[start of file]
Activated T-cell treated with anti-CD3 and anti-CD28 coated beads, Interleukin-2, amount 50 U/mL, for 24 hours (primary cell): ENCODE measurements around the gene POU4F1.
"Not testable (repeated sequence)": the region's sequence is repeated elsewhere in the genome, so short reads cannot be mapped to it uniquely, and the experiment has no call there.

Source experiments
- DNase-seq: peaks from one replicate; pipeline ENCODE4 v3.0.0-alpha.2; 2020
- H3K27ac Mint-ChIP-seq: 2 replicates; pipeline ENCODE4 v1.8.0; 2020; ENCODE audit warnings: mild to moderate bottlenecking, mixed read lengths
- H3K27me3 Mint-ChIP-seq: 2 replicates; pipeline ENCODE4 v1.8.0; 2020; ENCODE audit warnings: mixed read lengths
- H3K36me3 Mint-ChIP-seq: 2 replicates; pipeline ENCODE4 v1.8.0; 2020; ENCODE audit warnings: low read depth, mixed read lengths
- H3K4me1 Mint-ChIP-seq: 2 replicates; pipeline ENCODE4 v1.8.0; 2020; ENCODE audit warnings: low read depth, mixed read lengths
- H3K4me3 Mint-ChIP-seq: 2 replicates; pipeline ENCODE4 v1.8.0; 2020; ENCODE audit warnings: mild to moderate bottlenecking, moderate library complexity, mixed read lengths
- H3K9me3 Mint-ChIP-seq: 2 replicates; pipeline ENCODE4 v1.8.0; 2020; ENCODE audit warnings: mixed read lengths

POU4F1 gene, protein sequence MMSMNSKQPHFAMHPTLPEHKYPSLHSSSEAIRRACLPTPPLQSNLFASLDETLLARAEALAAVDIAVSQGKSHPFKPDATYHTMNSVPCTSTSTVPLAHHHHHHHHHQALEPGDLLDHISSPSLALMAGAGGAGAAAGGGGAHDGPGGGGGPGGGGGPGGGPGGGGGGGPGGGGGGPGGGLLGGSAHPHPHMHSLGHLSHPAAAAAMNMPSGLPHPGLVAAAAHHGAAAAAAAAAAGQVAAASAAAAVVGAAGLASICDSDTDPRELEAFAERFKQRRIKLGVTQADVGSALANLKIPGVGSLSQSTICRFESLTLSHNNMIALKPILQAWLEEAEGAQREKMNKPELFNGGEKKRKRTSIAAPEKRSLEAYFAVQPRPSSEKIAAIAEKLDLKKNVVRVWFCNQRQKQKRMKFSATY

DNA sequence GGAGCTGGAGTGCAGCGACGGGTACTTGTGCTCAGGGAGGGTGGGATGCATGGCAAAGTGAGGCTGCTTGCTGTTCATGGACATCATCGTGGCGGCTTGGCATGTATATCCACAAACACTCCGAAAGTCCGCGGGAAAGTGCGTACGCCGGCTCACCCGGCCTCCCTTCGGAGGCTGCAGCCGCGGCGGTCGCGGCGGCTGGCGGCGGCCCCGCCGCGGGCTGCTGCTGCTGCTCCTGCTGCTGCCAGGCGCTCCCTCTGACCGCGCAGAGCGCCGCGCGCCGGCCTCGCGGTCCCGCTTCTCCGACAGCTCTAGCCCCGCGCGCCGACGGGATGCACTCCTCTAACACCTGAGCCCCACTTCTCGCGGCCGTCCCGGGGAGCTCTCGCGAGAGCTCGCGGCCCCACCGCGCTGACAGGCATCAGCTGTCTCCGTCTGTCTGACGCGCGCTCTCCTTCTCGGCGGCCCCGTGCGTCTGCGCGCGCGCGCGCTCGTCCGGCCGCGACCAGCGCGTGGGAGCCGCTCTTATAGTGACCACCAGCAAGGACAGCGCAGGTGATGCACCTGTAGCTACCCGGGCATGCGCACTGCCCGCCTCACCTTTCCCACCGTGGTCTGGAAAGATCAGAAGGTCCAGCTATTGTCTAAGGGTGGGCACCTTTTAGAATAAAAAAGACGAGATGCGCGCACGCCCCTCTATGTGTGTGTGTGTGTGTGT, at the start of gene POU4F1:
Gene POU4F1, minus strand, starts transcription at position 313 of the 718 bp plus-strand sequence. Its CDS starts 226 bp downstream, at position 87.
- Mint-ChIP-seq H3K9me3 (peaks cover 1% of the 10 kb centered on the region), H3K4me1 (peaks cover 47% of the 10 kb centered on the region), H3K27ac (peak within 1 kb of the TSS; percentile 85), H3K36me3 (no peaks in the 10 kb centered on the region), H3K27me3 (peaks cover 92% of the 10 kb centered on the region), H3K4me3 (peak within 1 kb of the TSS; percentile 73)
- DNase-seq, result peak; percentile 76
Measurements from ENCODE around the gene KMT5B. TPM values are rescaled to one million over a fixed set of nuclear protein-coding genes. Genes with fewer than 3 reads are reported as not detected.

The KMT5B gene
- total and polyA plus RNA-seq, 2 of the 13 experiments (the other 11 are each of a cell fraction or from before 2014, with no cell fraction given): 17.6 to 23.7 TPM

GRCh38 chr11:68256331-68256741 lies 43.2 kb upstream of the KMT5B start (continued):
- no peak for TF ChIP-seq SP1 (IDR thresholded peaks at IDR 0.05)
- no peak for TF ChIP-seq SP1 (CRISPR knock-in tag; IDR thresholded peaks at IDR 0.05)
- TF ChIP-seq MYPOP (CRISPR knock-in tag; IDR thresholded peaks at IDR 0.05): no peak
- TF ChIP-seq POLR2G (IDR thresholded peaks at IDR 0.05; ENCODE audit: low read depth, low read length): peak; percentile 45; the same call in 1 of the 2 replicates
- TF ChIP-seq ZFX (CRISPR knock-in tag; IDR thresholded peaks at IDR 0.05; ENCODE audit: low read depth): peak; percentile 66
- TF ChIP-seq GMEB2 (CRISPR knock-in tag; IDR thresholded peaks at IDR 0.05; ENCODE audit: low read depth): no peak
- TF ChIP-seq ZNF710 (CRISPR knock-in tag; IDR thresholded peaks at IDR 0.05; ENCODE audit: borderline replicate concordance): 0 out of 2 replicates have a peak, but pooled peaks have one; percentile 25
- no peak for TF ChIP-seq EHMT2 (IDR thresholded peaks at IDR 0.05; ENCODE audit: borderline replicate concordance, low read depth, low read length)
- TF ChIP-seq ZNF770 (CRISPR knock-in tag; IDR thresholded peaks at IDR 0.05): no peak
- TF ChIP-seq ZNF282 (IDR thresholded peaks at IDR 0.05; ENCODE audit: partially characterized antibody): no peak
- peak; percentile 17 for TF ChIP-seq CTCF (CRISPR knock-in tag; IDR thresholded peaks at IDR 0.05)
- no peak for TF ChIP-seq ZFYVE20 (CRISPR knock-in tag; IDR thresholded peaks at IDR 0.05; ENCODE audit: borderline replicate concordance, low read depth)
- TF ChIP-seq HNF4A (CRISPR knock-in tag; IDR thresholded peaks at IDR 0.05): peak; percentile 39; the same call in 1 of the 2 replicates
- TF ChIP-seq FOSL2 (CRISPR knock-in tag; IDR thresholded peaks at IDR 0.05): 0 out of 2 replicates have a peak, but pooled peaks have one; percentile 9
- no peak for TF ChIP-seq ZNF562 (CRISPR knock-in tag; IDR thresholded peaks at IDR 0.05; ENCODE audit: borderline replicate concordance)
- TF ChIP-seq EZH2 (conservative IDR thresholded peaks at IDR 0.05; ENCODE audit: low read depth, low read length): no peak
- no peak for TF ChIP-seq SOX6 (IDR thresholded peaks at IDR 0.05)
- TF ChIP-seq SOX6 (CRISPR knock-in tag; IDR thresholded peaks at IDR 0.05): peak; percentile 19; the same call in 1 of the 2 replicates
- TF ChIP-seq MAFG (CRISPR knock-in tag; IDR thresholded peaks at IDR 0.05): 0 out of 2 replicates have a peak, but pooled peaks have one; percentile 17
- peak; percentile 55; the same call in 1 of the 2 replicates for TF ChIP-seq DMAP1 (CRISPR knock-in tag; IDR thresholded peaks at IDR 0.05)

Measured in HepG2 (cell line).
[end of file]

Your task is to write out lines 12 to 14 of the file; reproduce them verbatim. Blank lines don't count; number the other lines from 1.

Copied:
DNA sequence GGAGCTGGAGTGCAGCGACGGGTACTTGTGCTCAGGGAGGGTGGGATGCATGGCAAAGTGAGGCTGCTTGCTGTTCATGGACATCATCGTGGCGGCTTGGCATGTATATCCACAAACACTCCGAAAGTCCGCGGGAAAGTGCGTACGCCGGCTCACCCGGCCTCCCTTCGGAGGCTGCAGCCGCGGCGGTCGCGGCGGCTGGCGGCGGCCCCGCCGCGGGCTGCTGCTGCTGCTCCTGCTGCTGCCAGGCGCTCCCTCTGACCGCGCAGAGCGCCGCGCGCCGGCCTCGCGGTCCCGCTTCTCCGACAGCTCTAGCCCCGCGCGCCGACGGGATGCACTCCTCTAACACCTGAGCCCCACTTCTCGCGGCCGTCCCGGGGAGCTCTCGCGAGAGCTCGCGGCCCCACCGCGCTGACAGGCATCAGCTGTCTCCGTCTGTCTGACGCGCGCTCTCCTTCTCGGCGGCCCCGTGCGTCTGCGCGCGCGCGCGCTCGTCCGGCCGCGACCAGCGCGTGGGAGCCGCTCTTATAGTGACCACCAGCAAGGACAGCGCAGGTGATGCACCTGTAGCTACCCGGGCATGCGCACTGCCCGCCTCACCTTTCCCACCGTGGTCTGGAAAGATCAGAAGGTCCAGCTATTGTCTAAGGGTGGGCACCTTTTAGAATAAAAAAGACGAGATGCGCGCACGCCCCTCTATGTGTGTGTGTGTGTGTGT, at the start of gene POU4F1:
Gene POU4F1, minus strand, starts transcription at position 313 of the 718 bp plus-strand sequence. Its CDS starts 226 bp downstream, at position 87.
- Mint-ChIP-seq H3K9me3 (peaks cover 1% of the 10 kb centered on the region), H3K4me1 (peaks cover 47% of the 10 kb centered on the region), H3K27ac (peak within 1 kb of the TSS; percentile 85), H3K36me3 (no peaks in the 10 kb centered on the region), H3K27me3 (peaks cover 92% of the 10 kb centered on the region), H3K4me3 (peak within 1 kb of the TSS; percentile 73)